I Was Looking For Hosta Plants But Found A Friend
The Incomparable Hosta Lady
Hosta plants were the life's passion of my friend (name withheld due to family's issues with my article). She had the kind of yard that would be my ideal - no grass! She lovingly moved her hosta through 40 years and four states. During the last 20 years her yard was a licensed nursery. Hosta lovers from everywhere flocked to her gardens in the summer, where she would dig "starts" for you one at a time with an ancient knife and lady gardener spade. Every hosta had its story to tell and she would be glad to share it with you.
Her mind was still as sharp as the ratty looking huge knife she used to divide her hostas, but her vision was being stolen gradually by macular degeneration. When she was forced by loss of eyesight to move to a retirement apartment in 2001, She asked me to "adopt" as many of her plants as I possibly could. Over 300 of her hostas and other perennials made the move to my place in August 2001. My friend passed away in 2002. Her legacy lives on in the Hosta plants in hundreds of area gardens. This story is shared as my tribute to her memory.
This photo was taken right after I'd finished giving her a haircut on the front porch. Fun day!
A Word From Your Author... After receiving a barrage of hurtful accusations, threats of "action" and more from my friend's family members, I have temporarily removed my friend's name... and much of her story... from this article. Now they want me to remove the pictures of her too. Not happening.
My Friend's Yard, Entirely Hostas & Other Perennials - A yard with no grass... how cool is that!
Me, Digging In Her Gardens - Talk About A Workout!
I was having some difficult times, and playing in dirt with my friend was the best therapy in the world... "Dirt Therapy!"
A Walk In The Hostas
"Come on and go with me, you've got to see the hosta lady's gardens," my neighbor Jeff insisted. "You're already filthy from gardening, so it'll be perfect," he said jokingly. Did somebody say Plants? I'm in! We took off in his old Suburban for an old part of town that I had never explored. "Here we are!" he exclaimed.
There emerged from the front screen door of the once-neat blue-and-white small ranch home a tiny figure. "Hey," she called, "Are you here to look at hostas?"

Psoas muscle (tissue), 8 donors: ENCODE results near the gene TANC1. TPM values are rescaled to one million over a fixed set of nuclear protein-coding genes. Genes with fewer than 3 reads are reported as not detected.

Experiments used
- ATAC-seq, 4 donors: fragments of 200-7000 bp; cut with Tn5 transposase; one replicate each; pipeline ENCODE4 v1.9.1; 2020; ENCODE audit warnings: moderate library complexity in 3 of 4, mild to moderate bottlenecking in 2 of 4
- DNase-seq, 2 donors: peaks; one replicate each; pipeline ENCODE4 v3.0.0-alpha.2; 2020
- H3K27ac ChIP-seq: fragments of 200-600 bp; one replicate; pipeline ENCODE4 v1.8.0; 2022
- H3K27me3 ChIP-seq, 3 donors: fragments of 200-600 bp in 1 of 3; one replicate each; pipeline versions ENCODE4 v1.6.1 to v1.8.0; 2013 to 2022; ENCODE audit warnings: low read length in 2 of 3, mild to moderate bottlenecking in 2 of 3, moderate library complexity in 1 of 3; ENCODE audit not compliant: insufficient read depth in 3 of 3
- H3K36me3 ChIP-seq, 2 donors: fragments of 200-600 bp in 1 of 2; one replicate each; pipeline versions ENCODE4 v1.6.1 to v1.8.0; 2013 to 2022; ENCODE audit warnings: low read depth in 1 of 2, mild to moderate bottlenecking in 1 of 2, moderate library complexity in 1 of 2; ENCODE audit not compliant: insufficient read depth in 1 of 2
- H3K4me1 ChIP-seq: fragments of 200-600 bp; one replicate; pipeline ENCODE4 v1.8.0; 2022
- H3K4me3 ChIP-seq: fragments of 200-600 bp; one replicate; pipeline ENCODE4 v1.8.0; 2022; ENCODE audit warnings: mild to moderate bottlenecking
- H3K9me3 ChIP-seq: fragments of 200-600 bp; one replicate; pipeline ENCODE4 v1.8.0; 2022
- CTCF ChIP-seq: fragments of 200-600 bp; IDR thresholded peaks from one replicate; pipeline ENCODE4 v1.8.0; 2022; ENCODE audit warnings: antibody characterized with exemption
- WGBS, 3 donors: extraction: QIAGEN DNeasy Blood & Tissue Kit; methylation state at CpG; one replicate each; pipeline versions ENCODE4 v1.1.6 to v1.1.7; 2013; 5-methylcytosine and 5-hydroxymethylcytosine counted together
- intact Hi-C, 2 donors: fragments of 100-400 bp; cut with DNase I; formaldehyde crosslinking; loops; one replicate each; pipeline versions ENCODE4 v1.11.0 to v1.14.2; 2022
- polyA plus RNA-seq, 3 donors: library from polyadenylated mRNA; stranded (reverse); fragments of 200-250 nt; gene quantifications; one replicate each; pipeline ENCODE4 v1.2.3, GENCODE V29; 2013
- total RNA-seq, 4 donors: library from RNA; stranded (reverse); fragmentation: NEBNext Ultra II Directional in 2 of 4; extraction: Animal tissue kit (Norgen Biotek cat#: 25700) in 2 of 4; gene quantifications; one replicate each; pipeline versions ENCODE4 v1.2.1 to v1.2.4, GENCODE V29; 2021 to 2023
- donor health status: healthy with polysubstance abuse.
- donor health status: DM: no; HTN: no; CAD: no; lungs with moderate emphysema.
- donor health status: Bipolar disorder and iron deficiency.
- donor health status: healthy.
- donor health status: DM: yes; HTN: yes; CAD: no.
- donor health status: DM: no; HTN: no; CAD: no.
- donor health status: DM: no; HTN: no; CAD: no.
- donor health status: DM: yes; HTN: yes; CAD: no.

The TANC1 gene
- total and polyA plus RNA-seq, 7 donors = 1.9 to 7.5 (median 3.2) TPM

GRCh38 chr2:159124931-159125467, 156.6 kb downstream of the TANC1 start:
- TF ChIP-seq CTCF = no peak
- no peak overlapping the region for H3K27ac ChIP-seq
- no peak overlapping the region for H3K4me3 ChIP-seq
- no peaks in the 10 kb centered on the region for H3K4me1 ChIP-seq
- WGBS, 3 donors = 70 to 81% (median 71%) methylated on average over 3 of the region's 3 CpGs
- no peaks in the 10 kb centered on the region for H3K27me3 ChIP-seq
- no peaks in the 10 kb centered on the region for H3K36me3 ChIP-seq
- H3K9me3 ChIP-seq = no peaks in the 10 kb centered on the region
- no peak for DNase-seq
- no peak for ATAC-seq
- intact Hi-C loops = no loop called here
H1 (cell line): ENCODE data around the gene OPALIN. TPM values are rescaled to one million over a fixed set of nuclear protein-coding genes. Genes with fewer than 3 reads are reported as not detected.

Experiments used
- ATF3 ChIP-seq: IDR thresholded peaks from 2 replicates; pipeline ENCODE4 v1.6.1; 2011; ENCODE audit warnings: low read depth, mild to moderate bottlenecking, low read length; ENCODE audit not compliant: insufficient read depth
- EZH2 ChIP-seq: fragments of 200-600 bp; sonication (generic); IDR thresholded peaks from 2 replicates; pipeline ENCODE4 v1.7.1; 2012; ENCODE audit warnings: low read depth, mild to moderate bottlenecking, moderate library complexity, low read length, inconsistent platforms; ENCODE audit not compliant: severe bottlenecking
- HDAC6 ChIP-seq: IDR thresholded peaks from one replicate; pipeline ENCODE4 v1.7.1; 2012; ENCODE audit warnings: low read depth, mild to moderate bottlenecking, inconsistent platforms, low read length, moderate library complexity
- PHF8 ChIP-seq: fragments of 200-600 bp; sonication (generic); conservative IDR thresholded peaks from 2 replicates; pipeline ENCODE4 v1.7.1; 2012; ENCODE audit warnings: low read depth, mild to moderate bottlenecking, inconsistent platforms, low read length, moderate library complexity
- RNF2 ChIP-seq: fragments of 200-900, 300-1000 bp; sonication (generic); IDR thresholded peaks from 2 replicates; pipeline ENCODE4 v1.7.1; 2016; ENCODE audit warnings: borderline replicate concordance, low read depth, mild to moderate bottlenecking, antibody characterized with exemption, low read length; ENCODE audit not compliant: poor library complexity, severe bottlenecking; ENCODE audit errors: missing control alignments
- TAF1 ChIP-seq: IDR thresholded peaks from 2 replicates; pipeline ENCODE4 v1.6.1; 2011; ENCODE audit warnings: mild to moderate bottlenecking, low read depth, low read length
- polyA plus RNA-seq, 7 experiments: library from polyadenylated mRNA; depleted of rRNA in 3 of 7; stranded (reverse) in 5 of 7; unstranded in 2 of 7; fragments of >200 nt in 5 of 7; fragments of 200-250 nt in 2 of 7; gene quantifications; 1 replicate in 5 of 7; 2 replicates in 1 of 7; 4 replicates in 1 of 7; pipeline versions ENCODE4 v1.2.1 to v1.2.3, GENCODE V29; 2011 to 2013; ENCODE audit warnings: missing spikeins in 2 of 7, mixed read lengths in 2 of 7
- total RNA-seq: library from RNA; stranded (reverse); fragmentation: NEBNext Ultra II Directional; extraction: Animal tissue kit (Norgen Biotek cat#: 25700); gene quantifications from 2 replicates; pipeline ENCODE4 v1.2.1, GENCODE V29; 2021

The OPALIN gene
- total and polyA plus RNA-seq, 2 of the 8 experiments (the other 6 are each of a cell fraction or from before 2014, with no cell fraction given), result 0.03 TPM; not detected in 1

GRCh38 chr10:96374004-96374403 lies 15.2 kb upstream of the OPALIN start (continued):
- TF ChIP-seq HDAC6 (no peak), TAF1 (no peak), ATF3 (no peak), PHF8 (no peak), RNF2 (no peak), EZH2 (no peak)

The spry little 68-year-old woman took us on a tour of her gardens, which comprised her entire yard; everywhere you looked there were different varieties of hosta; no grass could be seen. She pointed out this and that favorite as I watched in amazement. She recalled every plant's name as if it were a long-lost friend.
At this time I had only three or four hosta in my yard. Her hostas intrigued me but not nearly so much as the woman herself - something about her made me want to come back and visit. In a strange way she reminded me of my late adopted mom - something about her feisty attitude.
I stopped by one day and knocked on her door - she was surprised to see me again and wanted to know if I came back for hostas. "No, " I told her, "I just came back to visit with you if you don't mind!" She invited me in and showed me around her little home. It was obviously in a state of neglect and I soon learned why. She had lost her husband about a year before and soon after, she suddenly lost most of her vision.
I was amazed at her wonderful sense of humor! She cracked jokes and chain-smoked Eve 120's as we chatted. She told me that she was born and raised in the Red River Valley on the border of Texas and Oklahoma. She lived on the Oklahoma side of the river in a tiny town. She showed me an old recipe book that the town's womenfolk had published back in the 1930's. What a treasure!
We shared a love of gardening, we read the same mystery authors, loved to cook, and had many other common interests. It was difficult to break away from our visit, only letting me go when I promised to return.